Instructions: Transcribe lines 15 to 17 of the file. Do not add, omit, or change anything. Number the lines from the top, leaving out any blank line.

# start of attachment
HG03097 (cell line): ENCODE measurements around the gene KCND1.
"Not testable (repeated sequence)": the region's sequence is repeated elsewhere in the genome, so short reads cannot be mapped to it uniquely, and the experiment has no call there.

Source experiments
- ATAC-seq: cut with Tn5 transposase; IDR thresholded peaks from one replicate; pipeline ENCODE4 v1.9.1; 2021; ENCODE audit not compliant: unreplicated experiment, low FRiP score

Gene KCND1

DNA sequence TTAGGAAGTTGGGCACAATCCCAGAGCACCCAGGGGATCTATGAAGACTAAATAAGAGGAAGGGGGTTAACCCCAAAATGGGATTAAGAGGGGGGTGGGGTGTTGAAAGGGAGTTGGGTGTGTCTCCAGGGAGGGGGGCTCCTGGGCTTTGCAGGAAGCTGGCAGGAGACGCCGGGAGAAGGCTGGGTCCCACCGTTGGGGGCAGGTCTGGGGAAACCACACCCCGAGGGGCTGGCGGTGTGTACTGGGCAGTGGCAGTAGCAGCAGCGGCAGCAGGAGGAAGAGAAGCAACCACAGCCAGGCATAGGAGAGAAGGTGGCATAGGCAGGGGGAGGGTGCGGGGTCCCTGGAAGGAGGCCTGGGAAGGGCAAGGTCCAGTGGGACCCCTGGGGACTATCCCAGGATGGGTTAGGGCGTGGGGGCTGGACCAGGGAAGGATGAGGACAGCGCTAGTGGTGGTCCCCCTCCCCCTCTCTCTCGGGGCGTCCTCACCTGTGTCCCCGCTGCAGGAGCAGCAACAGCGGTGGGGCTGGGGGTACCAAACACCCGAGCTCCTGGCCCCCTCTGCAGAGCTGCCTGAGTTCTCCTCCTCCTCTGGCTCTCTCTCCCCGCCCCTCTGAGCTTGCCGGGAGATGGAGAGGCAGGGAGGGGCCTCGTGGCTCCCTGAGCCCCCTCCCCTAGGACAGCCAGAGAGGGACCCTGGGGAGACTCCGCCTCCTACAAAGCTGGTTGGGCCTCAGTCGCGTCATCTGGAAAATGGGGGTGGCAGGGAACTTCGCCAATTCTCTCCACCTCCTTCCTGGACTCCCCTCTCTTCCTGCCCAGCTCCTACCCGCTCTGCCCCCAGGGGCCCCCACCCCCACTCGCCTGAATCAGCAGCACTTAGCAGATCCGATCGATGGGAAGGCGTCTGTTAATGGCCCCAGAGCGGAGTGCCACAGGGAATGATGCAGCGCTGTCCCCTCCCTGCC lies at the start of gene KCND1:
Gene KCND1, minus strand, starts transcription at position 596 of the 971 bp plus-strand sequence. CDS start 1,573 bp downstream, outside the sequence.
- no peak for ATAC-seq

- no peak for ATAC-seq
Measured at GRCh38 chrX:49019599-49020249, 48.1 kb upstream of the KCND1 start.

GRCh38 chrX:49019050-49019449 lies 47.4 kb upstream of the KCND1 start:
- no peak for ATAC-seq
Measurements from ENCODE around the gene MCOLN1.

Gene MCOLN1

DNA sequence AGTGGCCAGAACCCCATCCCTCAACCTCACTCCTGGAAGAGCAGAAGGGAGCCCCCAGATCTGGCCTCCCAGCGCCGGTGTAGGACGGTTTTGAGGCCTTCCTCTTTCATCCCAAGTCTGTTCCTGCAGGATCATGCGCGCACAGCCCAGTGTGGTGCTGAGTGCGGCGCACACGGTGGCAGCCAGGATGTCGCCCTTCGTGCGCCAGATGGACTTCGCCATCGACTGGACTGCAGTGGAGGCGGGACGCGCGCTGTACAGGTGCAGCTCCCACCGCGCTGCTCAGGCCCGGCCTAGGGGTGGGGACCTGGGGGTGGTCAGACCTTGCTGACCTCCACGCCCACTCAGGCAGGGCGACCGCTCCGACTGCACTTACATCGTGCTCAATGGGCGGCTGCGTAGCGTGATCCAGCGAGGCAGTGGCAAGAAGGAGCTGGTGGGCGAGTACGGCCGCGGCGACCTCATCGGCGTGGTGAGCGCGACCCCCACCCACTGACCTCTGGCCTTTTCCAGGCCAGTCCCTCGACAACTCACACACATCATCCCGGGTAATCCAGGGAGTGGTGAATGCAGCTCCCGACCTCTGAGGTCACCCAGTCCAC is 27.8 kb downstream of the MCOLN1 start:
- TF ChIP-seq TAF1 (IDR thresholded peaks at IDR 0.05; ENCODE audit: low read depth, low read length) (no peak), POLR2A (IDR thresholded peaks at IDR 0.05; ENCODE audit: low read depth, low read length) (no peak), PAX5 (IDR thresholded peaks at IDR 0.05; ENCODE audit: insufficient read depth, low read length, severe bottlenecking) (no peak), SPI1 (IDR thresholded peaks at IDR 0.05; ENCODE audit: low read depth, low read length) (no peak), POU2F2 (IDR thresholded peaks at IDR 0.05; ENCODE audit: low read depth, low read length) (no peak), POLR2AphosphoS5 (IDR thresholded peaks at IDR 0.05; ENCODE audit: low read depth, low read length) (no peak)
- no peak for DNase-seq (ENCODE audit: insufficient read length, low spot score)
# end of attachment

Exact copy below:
DNA sequence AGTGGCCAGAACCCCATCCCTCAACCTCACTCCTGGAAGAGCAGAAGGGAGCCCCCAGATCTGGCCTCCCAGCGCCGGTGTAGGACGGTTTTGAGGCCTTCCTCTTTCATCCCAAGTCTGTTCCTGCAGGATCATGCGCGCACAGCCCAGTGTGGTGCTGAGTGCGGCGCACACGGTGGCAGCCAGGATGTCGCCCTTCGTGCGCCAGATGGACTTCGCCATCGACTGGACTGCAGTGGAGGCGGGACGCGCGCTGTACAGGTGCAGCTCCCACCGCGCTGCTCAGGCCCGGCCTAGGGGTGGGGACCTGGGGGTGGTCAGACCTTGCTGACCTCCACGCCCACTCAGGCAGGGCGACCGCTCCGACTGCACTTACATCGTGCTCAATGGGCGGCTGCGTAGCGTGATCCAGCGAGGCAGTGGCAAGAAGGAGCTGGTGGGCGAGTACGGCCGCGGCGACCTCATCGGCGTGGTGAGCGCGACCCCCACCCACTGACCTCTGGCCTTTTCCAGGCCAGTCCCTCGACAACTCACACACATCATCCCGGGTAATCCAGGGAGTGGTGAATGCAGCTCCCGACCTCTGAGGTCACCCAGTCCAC is 27.8 kb downstream of the MCOLN1 start:
- TF ChIP-seq TAF1 (IDR thresholded peaks at IDR 0.05; ENCODE audit: low read depth, low read length) (no peak), POLR2A (IDR thresholded peaks at IDR 0.05; ENCODE audit: low read depth, low read length) (no peak), PAX5 (IDR thresholded peaks at IDR 0.05; ENCODE audit: insufficient read depth, low read length, severe bottlenecking) (no peak), SPI1 (IDR thresholded peaks at IDR 0.05; ENCODE audit: low read depth, low read length) (no peak), POU2F2 (IDR thresholded peaks at IDR 0.05; ENCODE audit: low read depth, low read length) (no peak), POLR2AphosphoS5 (IDR thresholded peaks at IDR 0.05; ENCODE audit: low read depth, low read length) (no peak)
- no peak for DNase-seq (ENCODE audit: insufficient read length, low spot score)